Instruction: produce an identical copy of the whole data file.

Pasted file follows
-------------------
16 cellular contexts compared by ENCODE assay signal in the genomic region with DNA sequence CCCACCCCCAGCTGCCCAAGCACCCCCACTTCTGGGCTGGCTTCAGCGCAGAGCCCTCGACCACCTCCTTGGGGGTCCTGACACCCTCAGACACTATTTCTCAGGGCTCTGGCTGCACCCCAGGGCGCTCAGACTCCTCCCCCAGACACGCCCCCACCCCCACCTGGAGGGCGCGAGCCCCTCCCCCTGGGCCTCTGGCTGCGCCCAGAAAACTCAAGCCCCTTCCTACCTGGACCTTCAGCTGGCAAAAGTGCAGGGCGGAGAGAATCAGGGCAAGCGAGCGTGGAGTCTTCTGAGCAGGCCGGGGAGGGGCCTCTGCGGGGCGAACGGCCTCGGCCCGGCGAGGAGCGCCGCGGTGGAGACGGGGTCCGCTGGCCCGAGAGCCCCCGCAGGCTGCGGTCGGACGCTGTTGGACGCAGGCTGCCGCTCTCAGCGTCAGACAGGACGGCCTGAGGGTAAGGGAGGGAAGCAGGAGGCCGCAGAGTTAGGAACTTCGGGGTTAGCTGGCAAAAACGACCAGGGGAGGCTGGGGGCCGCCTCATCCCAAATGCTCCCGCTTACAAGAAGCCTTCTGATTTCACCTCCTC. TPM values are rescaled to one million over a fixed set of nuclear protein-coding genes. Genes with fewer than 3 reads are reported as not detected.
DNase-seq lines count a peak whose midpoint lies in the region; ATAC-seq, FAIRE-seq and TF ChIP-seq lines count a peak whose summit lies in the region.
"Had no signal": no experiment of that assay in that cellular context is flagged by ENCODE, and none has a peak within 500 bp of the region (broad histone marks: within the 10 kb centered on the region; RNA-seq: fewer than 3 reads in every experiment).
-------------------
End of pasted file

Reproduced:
16 cellular contexts compared by ENCODE assay signal in the genomic region with DNA sequence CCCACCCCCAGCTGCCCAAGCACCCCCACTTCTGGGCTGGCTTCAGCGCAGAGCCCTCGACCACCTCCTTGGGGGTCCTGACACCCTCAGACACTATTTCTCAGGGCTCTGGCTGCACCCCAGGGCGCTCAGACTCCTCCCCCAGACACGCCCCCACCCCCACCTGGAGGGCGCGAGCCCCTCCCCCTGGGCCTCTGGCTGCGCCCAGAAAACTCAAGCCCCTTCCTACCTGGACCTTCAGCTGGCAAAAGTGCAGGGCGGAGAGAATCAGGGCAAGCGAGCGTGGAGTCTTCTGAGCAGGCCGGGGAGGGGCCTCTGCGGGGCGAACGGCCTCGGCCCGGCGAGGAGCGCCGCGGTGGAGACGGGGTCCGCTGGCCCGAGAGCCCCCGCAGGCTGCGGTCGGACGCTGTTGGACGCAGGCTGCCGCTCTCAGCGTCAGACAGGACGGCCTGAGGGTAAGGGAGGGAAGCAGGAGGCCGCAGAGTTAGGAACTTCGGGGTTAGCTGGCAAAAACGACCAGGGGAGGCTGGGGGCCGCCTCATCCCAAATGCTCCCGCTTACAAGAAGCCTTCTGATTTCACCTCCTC. TPM values are rescaled to one million over a fixed set of nuclear protein-coding genes. Genes with fewer than 3 reads are reported as not detected.
DNase-seq lines count a peak whose midpoint lies in the region; ATAC-seq, FAIRE-seq and TF ChIP-seq lines count a peak whose summit lies in the region.
"Had no signal": no experiment of that assay in that cellular context is flagged by ENCODE, and none has a peak within 500 bp of the region (broad histone marks: within the 10 kb centered on the region; RNA-seq: fewer than 3 reads in every experiment).